The Princeton University Library's beautifully preserved 1806 edition in nine volumes of Caussin de Perceval gives one such example of a complex evolving textual history. Seven of the nine volumes contain a newly edited (and importantly, newly annotated) version of Galland's Mille et une nuits. The last two volumes complete the work, not only expanding the number of stories, but changing its overall scope and tone. It is to this composite work that I would like to turn.
Galland added footnotes occasionally to his tales of the Arabian Nights, thereby explaining some of the exoticism in his text. When Caussin de Perceval reprints Galland's text though, he takes this process of annotation to an entirely new level. At the beginning of the first volume, Caussin excerpts a portion of La Harpe's Lycée, the mammoth text of eighteenth-century literary historical scholarship. The passage chosen contains La Harpe's canonization and appropriation of the 1001 Nights as a great monument of "our literature." Caussin's editorial style continues in that spirit opening the medieval Arabic tales for the enjoyment and the edification of all readers and especially gens de lettres. In fact, this edition illustrates very well the professionalization of the Orientalist and the presentation of his erudition for public consumption.
At every turn, we are reminded by Caussin of the interest of such a text to the general reader, but unlike Galland's minimal annotation which seemed to privilege the literary integrity of the tales, Caussin's frequent interventions frame the 1001 Nights as a document of endless anthropological and historical interest. In the initial seven volumes (corresponding to Galland's original text) we read numerous footnotes commenting on questions of religious custom and the history of Islam, numismatics, Semitic etymologies, botanical and zoological facts, with even occasional comparisons to European cultural heritage. The last two volumes (8 and 9) illustrate most directly the spirit of Caussin's compilation. The stories themselves are taken from the same kind of "native informants" as those published by Cazotte and Chavis, yet Caussin is quick to distance himself from what he calls their "classicizing effect". He claims to translate the Arabic text more faithfully.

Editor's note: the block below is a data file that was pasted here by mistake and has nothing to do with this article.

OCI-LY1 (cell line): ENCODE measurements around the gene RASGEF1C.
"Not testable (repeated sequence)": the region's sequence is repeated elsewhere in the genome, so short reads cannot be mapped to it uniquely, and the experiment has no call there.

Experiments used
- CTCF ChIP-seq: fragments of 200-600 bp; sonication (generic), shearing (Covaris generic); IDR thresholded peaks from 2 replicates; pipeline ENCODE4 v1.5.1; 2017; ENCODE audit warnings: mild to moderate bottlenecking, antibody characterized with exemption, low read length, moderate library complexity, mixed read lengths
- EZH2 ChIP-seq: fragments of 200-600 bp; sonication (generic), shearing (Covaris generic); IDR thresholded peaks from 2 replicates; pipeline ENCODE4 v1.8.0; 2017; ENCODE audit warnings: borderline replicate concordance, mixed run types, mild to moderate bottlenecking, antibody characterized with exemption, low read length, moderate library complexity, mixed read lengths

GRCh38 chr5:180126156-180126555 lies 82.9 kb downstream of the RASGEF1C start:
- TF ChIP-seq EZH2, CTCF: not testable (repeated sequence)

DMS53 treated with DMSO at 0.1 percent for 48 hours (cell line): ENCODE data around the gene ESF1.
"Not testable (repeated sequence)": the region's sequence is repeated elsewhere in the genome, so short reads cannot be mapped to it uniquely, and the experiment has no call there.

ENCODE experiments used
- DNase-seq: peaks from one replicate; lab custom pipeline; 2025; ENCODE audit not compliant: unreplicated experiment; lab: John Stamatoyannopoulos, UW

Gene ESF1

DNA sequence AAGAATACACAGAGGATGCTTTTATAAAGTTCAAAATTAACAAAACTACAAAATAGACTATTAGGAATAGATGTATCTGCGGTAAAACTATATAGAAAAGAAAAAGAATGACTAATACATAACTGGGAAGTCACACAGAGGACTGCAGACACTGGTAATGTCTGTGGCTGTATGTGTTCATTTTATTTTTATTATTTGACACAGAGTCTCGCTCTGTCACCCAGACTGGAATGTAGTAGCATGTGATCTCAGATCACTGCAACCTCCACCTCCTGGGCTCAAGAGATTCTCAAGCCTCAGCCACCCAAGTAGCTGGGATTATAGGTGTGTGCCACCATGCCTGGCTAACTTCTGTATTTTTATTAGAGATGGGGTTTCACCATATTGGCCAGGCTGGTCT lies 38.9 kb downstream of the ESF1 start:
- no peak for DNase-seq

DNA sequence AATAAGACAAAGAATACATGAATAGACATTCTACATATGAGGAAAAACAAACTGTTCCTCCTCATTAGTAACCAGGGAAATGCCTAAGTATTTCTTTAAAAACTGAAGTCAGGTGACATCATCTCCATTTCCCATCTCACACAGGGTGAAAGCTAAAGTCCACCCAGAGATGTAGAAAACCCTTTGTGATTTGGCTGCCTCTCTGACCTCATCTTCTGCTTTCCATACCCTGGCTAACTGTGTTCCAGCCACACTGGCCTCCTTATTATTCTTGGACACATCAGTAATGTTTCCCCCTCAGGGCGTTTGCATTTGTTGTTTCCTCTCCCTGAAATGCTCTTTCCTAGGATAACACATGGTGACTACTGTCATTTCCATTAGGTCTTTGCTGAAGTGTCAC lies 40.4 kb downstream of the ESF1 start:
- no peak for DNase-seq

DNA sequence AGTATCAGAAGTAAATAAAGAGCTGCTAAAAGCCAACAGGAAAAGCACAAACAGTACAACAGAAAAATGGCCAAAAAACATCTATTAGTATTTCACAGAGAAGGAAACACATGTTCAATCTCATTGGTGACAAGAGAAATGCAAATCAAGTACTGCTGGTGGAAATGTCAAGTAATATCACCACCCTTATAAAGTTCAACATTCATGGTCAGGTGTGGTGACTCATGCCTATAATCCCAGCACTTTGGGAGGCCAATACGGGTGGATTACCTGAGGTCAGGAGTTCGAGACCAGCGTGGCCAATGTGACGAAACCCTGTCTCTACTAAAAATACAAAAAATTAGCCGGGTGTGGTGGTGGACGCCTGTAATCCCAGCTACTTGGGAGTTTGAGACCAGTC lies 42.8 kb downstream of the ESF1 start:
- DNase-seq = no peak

Caussin, it can be easily shown, also distances himself from Galland's style of translation where the clarity of the French-language text and its masterful composition can in and of itself please an audience. Caussin's 1806 text does not reflect the notion of language of a Boileau or a Racine, but suggests the something indeed has been lost in the translation. Annotation is essential. The philological commentary in volumes 8 and 9 is much more elaborate and Caussin even inserts back into the text transliterated Arabic and Persian fragments in italics which would seem designed to give back some the translation's lost authenticity. This re-orientalizing process goes along with a proliferation of commentary comparing the Arabic tales to great works in the Western tradition, Greco-Roman literature, medieval French and Italian stories and even the Song of Songs.
A further analysis of Caussin's edition will need to put these competing tendencies in his editorial practice into a larger context. His edition is after all both a testimony to his great predecessor Galland, and a renewal of the text, enriched by a (then) highly developed field of Oriental studies, created for a different audience with new expectations of Oriental literature and of the reading of foreign literature itself."